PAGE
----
stagflation

noun
stag·​fla·​tion | \ ˌstag-ˈflā-shən How to pronounce stagflation (audio) \

Definition of stagflation

: persistent inflation combined with stagnant consumer demand and relatively high unemployment

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Other Words from stagflation

stagflationary \ ˌstag-​ˈflā-​shə-​ˌner-​ē How to pronounce stagflationary (audio) \ adjective

Did You Know?

Stagflation is a portmanteau, that is, a word that blends two others (in this case, "stagnation" and "inflation"). The first documented use of the word appeared in 1965 in the writing of British politician Iain Macleod, who wrote, "We now have the worst of both worlds - not just inflation on the one side or stagnation on the other, but both of them together. We have a sort of 'stagflation' situation." Macleod is often credited with coining the term, and his linguistic invention was quickly embraced by economists in the United States, who used it to refer to the period of economic sluggishness and high inflation that affected the country in the 1970s.

Examples of stagflation in a Sentence

Recent Examples on the Web Volcker was appointed by Jimmy Carter in August 1979 at the height of national frustration with stagflation — the concurrence of both slow economic growth and high inflation. Edward Lotterman, Twin Cities, "Real World Economics: Paul Volcker — the right man for his times," 15 Dec. 2019 The 1970s had seen recessions, oil shocks, price controls, and a combination of surging prices and stagnant growth known as stagflation. BostonGlobe.com, "Inflation is no longer a scourge. Thank Paul Volcker - The Boston Globe," 11 Dec. 2019 Today’s fears seem stuck in the 1970s, when the Arab oil embargo contributed to worldwide shortages, stagflation and a ghastly recession. Ken Fisher, USA TODAY, "Why oil price swings won't burn America's economy or your 401(k)," 25 Aug. 2019 By Richard Ratay Scribner, 272 pages, $27 Despite energy shortages and stagflation, road trips were a mainstay of family vacations in Mr. Ratay’s youth, spurred by the Interstate Highway System and the blossoming of a motoring middle class. Daniel Akst, WSJ, "‘Don’t Make Me Pull Over!’ Review: Station Wagon Memories," 9 Aug. 2018 For instance, there was the period of stagflation in the 70s when unemployment and inflation both went up. Bob Sellers, Fortune, "The Famous "Phillips Curve" to Predict Inflation Isn't Working Like it Should," 14 June 2019 In 1973, a major recession hit, miring the American economy in stagflation, and deindustrialization began in earnest. Sarah Jaffe, The New Republic, "The Road Not Taken," 24 June 2019 In fact, the Phillips curve was not a reliable rule of thumb in late-1970s stagflation, the robust, supply-side Reagan recovery in the 1980s, the Bush 43 boom and bust from 2001 to 2008 and the Obama lackluster recovery after 2008. WSJ, "Was the Phillips Curve Ever a Reliable Tool?," 9 May 2018 So to summarize: Our closest allies — and six of the world’s ten largest economies — see this administration as a bigger problem than an oil shock and stagflation, and almost as big a problem as Russia invading Ukraine. Heather Hurlburt, Daily Intelligencer, "How Will We Know When the Trade War Starts?," 7 June 2018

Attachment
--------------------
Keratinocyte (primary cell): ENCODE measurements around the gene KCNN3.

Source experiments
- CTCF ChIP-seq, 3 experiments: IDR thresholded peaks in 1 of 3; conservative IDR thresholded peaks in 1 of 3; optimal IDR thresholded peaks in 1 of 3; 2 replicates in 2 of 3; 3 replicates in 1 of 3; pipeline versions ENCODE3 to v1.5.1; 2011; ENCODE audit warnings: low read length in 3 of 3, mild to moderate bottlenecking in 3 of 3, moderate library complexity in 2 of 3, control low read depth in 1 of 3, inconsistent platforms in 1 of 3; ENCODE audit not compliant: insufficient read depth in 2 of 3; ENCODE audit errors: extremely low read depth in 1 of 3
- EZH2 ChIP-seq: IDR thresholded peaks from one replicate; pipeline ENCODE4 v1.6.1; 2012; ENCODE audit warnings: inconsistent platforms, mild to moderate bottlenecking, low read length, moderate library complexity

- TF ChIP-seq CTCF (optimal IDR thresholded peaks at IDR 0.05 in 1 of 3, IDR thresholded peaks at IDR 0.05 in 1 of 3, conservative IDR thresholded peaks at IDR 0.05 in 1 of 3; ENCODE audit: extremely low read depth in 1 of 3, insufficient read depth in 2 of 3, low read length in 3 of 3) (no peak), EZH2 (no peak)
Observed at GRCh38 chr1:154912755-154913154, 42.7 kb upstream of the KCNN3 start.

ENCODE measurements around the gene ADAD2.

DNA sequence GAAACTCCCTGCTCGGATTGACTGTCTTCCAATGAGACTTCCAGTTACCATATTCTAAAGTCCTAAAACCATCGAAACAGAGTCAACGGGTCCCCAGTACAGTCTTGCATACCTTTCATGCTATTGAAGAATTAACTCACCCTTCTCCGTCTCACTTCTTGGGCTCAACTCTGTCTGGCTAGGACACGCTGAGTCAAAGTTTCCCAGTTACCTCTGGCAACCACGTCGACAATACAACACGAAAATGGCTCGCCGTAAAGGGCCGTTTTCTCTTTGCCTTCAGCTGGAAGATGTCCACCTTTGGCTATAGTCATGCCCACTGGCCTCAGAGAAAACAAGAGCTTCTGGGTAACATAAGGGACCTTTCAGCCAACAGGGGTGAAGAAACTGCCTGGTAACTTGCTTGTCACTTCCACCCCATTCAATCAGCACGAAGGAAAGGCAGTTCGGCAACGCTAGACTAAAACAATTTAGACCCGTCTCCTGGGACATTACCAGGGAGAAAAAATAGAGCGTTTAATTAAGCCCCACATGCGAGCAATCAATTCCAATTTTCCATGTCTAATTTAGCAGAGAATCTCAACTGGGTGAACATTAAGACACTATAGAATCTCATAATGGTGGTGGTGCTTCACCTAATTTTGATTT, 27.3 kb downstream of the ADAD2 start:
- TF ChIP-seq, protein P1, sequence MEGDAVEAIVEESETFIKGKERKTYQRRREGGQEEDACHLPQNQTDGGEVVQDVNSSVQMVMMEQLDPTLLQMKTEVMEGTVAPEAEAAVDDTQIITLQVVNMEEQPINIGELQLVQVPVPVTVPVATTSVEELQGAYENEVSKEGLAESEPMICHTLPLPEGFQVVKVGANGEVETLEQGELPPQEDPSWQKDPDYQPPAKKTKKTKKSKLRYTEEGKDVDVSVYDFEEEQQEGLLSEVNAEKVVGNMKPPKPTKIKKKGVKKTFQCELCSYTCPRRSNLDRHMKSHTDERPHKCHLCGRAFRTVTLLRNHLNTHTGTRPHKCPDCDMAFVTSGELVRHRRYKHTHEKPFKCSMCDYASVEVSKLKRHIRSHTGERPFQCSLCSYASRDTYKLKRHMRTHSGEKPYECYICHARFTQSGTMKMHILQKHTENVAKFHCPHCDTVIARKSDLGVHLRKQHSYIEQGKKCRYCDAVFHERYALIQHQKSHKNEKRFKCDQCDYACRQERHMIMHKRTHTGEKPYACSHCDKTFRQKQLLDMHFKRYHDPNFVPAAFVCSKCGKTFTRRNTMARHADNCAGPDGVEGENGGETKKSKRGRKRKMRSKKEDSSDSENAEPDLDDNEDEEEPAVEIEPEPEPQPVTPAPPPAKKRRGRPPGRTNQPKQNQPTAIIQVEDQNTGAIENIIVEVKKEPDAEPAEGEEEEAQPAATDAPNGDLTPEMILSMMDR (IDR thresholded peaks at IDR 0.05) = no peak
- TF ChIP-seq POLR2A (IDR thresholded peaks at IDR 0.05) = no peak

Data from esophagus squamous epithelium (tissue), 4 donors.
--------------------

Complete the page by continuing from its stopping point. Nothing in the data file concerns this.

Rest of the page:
These example sentences are selected automatically from various online news sources to reflect current usage of the word 'stagflation.' Views expressed in the examples do not represent the opinion of Merriam-Webster or its editors. Send us feedback.

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First Known Use of stagflation

1965, in the meaning defined above

History and Etymology for stagflation

blend of stagnation and inflation

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Time Traveler for stagflation

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The first known use of stagflation was in 1965

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Statistics for stagflation

Last Updated

16 Jan 2020

Cite this Entry

“Stagflation.” Merriam-Webster.com Dictionary, Merriam-Webster, https://www.merriam-webster.com/dictionary/stagflation. Accessed 25 Feb. 2020.

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More Definitions for stagflation

stagflation

noun
How to pronounce stagflation (audio)

English Language Learners Definition of stagflation

: an economic situation in which prices of goods and services continually increase, many people do not have jobs, and businesses are not very successful

More from Merriam-Webster on stagflation

Rhyming Dictionary: Words that rhyme with stagflation

Britannica.com: Encyclopedia article about stagflation

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